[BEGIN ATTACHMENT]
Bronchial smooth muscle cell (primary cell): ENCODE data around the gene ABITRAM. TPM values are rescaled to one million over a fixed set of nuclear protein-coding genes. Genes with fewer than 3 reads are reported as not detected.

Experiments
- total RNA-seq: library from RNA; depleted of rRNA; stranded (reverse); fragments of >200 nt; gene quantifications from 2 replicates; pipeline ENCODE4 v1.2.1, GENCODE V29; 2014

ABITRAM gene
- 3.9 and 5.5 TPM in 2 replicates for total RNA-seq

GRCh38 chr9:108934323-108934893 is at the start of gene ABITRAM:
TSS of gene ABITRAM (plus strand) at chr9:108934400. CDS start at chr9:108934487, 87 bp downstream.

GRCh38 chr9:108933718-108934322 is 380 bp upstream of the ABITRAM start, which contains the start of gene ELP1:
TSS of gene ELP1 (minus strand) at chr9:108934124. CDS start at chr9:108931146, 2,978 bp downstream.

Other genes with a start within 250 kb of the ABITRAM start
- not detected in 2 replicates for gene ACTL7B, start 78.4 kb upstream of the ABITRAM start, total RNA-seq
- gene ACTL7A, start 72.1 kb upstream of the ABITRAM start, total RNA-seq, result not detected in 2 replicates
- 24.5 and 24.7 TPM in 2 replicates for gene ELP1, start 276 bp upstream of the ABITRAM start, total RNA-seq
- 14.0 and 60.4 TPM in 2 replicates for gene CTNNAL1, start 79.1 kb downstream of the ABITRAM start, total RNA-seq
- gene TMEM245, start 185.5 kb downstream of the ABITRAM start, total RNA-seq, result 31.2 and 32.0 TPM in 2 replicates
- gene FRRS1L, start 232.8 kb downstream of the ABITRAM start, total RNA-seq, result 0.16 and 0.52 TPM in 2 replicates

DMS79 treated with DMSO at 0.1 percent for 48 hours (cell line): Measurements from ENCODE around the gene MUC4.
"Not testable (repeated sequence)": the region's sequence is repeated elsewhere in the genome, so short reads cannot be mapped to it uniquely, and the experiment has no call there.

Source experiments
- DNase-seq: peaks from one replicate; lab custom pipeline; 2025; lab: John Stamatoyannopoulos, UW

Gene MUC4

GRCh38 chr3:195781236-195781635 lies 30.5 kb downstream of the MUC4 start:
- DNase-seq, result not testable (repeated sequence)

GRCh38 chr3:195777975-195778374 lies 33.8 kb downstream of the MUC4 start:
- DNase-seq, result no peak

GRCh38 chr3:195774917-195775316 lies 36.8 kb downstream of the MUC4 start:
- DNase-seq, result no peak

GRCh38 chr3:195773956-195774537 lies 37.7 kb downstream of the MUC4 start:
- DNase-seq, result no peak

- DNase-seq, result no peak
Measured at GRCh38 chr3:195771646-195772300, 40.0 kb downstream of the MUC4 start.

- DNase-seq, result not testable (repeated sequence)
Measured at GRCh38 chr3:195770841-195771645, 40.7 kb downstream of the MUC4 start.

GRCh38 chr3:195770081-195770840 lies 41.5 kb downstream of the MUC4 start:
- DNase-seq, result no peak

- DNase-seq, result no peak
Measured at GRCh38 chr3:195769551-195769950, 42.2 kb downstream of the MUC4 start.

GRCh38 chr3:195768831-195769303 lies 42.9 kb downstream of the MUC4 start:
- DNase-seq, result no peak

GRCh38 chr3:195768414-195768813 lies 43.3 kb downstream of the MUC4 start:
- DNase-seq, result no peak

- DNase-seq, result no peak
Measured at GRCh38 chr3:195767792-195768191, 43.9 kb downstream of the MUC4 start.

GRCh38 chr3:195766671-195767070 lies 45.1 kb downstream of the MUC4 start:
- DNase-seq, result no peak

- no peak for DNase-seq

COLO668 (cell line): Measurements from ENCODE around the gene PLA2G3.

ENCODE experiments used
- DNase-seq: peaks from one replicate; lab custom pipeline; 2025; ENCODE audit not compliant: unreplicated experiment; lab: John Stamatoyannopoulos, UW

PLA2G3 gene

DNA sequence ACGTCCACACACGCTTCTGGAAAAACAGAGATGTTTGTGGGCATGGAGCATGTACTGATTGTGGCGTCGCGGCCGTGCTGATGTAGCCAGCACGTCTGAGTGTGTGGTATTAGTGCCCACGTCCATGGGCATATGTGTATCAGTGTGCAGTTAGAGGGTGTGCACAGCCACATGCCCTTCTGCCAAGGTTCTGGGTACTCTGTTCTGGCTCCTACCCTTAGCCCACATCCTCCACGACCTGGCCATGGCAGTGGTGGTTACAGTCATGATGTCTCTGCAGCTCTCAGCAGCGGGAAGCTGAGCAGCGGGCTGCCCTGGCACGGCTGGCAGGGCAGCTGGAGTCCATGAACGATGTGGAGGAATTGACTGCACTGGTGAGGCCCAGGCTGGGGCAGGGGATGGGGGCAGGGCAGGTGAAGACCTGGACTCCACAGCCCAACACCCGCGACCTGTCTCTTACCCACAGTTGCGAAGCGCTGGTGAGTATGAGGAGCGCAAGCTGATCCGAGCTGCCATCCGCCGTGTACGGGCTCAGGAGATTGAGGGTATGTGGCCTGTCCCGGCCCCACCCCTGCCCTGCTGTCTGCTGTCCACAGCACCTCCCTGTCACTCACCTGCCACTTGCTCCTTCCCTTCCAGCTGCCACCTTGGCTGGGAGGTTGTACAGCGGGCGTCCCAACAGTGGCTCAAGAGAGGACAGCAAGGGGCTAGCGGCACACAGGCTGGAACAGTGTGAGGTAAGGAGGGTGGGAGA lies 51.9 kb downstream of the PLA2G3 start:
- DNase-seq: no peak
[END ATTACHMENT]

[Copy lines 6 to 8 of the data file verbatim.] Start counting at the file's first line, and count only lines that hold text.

GRCh38 chr9:108934323-108934893 is at the start of gene ABITRAM:
TSS of gene ABITRAM (plus strand) at chr9:108934400. CDS start at chr9:108934487, 87 bp downstream.

GRCh38 chr9:108933718-108934322 is 380 bp upstream of the ABITRAM start, which contains the start of gene ELP1: